February 26

Cloudy, high north wind but fair; air full of dust all day; had brigade drill this afternoon; dance in chapel this evening; General W. H. Morris present: Governor Smith has arrived in the army.

Friday, February 26th.—We loaded up this morning with a not very bad lot (mine all sitters except some enterics, a measles, and a diphtheria), and are on our way down again.

I am all ready packed to get off at B. if my leave is in Major M.'s office.

February Twenty-Sixth


Winter poured down its snows and its sleets upon Lee's shelterless men in the trenches. Some of them burrowed into the earth. Most of them shivered over the feeble fires, kept burning along the lines. Scanty and thin were the garments of these heroes. Most of them were clad in mere rags. Gaunt famine oppressed them every hour. One quarter of a pound of bacon and a little meal was the daily portion assigned to each man by the rules of the War Department. But even this allowance failed when the railroads broke down and left the bacon and the flour piled up beside the tracks in Georgia and the Carolinas. One sixth of this daily ration was the allotment for a considerable time, and very often the supply of bacon failed entirely....

Henry A. White



Athenæum Club Pall Mall Feb. 26, 1885

I shall be delighted to dine in bad company on Thursday. Goschen will speak against Government to-morrow, but will vote for them. I dined there yesterday with Morier, Milner,[252 ] and Albert Grey;[253 ] and the same party dines with Morier this evening as soon as the P.M. sits down. Several Ministers (Hartington, Spencer, and others) have said too much that they wish to be beaten.

A very strong speech to-night would retrieve the position. If the enemy came in now, England would soon become no better than the Continental powers, and our true greatness and prosperity would depart from us.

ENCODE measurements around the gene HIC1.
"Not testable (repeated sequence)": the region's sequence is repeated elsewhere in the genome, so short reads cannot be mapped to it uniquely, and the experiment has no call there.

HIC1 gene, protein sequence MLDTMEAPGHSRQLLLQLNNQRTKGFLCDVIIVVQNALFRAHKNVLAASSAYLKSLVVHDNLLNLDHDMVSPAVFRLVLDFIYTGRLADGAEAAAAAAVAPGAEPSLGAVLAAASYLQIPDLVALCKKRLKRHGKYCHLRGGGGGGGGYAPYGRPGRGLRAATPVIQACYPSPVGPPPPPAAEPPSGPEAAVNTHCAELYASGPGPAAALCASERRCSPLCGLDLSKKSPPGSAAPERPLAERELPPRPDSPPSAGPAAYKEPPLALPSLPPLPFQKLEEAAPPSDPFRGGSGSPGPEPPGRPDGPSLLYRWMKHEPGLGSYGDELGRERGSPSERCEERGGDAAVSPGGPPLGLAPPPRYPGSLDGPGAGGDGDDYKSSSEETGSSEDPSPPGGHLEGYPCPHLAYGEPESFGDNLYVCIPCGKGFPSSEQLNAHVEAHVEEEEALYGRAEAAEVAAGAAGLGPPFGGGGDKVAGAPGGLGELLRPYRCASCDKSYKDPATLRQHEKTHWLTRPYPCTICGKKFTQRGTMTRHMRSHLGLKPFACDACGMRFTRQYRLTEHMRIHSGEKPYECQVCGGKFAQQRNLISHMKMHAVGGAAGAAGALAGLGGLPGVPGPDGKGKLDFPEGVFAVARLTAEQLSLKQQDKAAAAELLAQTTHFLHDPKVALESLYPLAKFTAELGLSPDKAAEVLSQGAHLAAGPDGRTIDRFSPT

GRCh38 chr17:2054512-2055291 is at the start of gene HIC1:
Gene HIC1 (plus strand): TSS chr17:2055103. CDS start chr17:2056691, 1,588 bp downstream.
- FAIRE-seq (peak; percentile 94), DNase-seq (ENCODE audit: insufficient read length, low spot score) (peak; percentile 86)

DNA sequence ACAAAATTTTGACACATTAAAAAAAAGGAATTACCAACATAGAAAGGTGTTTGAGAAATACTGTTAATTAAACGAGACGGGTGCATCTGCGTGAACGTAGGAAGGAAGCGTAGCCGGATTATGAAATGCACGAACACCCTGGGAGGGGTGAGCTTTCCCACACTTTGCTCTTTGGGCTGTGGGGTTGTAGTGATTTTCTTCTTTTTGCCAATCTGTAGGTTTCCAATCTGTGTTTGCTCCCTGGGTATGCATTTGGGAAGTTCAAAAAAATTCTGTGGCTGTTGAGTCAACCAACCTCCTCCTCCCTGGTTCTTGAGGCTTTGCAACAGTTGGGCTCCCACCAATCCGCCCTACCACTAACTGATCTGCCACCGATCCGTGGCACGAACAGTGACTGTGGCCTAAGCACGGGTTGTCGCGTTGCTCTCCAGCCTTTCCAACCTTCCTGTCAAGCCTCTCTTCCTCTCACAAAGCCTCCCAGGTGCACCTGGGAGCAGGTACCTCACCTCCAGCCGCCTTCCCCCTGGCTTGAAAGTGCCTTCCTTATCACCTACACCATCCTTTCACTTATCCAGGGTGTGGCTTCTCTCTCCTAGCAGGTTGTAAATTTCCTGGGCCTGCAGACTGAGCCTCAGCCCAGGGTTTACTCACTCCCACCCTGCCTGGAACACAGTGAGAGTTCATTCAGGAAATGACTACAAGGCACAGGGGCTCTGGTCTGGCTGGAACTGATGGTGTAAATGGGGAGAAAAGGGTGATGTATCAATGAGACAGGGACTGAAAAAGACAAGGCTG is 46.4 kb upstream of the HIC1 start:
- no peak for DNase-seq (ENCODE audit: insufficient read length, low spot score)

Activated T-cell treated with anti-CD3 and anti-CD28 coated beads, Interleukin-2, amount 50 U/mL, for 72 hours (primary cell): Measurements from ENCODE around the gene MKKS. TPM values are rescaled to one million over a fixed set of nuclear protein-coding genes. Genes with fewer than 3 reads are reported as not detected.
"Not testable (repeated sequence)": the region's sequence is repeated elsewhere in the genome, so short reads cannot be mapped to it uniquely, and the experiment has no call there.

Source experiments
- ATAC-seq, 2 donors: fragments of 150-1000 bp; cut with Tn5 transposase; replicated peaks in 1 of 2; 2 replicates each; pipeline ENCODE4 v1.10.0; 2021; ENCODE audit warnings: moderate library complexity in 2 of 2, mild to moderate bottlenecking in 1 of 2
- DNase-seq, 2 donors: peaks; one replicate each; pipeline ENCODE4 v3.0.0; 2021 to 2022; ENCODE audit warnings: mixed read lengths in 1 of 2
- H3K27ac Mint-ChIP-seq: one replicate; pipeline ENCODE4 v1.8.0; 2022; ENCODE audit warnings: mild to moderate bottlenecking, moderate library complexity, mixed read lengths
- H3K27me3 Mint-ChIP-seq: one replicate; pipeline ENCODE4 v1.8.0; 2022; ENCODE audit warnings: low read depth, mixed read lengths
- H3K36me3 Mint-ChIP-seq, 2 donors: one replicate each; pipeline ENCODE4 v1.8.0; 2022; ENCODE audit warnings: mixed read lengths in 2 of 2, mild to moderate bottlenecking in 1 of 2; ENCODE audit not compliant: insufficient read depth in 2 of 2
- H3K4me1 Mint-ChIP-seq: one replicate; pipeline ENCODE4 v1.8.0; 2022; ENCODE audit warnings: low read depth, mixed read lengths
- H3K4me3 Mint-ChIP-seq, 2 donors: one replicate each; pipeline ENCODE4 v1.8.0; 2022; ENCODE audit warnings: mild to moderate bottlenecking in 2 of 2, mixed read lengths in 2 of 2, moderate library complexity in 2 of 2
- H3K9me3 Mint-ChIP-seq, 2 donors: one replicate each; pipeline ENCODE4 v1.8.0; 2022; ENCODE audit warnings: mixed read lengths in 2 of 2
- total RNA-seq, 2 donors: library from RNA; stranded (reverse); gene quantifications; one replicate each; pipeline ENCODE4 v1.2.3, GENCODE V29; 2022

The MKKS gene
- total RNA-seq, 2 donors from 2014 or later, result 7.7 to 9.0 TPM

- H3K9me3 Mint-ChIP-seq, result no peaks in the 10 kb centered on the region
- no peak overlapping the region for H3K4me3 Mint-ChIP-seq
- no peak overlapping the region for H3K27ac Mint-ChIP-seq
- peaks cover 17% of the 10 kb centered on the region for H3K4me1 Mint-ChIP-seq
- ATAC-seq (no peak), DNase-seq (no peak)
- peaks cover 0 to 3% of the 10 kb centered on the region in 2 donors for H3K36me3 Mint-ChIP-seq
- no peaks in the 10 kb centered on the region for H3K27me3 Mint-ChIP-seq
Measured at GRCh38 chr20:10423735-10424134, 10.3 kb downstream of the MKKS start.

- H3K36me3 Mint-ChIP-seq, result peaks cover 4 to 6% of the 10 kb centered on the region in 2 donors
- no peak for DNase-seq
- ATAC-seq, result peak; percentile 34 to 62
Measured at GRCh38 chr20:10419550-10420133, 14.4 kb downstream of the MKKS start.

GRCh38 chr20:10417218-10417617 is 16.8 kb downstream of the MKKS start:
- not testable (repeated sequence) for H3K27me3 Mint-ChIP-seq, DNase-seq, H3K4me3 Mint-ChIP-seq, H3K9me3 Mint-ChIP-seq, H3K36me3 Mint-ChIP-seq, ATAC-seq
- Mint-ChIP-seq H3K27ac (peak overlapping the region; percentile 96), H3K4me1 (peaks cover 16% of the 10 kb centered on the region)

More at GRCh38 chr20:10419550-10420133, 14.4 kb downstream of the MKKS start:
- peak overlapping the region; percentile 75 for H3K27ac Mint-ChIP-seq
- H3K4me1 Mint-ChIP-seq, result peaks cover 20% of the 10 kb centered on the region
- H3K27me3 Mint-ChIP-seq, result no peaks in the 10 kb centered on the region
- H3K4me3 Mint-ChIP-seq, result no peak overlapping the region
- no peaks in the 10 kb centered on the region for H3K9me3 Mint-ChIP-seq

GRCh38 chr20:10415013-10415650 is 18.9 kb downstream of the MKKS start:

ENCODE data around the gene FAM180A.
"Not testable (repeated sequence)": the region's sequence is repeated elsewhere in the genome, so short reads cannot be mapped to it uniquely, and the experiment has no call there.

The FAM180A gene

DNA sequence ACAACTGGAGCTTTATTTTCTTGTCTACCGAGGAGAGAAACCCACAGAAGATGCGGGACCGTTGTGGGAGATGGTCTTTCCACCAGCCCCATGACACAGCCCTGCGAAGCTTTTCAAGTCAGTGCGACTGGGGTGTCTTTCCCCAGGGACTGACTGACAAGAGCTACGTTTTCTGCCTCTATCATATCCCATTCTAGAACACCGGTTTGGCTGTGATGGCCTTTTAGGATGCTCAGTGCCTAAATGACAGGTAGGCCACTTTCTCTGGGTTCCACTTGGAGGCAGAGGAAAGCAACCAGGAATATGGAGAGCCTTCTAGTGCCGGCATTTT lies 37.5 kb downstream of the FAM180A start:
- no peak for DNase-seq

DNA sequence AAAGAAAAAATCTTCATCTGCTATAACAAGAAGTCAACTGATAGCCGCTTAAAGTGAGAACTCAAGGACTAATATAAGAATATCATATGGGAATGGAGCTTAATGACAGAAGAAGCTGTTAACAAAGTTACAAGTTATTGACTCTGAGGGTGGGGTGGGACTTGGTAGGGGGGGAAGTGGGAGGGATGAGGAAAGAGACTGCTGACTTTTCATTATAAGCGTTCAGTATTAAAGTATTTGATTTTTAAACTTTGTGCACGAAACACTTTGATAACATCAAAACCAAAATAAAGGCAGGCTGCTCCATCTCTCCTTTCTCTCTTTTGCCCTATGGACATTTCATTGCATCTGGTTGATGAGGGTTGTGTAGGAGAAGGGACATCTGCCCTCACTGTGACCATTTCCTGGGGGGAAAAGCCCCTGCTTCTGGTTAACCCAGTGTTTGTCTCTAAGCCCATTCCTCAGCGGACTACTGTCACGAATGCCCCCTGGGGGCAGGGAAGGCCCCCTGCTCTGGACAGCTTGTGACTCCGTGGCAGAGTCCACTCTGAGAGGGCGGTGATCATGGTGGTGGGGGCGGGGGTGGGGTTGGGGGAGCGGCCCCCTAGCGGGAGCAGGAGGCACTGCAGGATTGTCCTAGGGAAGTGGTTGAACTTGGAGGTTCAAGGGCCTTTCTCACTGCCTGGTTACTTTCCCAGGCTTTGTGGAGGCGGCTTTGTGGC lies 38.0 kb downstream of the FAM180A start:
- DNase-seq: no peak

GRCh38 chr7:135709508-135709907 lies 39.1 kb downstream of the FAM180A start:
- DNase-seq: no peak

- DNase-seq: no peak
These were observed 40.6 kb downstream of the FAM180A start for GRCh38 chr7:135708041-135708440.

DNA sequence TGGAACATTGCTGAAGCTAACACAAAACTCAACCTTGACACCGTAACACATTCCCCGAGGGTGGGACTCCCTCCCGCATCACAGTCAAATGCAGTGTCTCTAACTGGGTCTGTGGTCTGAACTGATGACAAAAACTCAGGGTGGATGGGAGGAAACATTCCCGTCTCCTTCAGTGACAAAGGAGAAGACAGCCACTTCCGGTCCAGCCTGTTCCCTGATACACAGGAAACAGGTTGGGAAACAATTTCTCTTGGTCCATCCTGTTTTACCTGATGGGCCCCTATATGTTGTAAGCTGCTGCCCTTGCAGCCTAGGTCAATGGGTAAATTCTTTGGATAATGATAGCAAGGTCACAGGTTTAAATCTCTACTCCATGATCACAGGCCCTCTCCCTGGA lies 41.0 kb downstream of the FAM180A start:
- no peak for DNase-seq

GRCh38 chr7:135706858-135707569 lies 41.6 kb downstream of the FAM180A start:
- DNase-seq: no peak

[252 ] Now Viscount Milner.

[253 ] The present Earl Grey.

263. Abigail Adams

26 February, 1780.

My dearest Friend,—This day I am happy in the news of your safe arrival at Corunna by a vessel arrived at Newburyport in sixty days from thence. I cannot be sufficiently thankful for this agreeable intelligence or for the short and I hope comfortable passage with which you were favored. I suppose you will proceed from thence by land, and flatter myself that a few weeks will bring me the tidings of your arrival in France.

Captain Sampson has at last arrived after a tedious passage of eighty-nine days. By him came three letters for you, two from Arthur Lee and one from Mr. Gellée. Both these gentlemen are pleased to make mention of me. You will therefore return my respectful compliments to them and tell them that I esteem myself honored by their notice.

I wrote you by Mr. Austin, who I hope is safely arrived. He went from here in the height of the sublimest winter I ever saw. In the latter part of December and beginning of January there fell the highest snow known since the year 1740; and from that time to this day the Bay has been frozen so hard that people have walked, rode, and sledded over it to Boston. It was frozen across Nantasket Road so that no vessel could come in or go out for a month after the storms. We had neither snow, rain, nor the least thaw. It has been remarkably healthy, and we have lived along very comfortable, though many people have suffered greatly for fuel. The winter has been so severe that very little has been attempted and less performed by our army. The enemy have been more active and mischievous, but have failed in their grand attempt of sending large succors to Georgia, by a severe storm which dispersed and wrecked many of their fleet.

We have hopes that, as the combined fleets are again at sea, they will facilitate a negotiation for peace,—a task arduous and important, beset with many dangers.

In one of these letters received by Captain Sampson, Mr. Gellée mentions a report which was raised and circulated concerning you after you left France.

The best reply that could possibly be made to so groundless an accusation is the unsolicited testimony of your country in so speedily returning you there in a more honorable and important mission than that which you had before sustained.

Pride, vanity, envy, ambition, and malice are the ungrateful foes that combat merit and integrity; though for a while they may triumph, to the injury of the just and good, the steady, unwearied perseverance of virtue and honor will finally prevail over them. He who can retire from a public life to a private station with a self-approving conscience, unambitious of pomp or power, has little to dread from the machinations of envy, the snares of treachery, the malice of dissimulation, or the clandestine stabs of calumny. In time they will work their own ruin.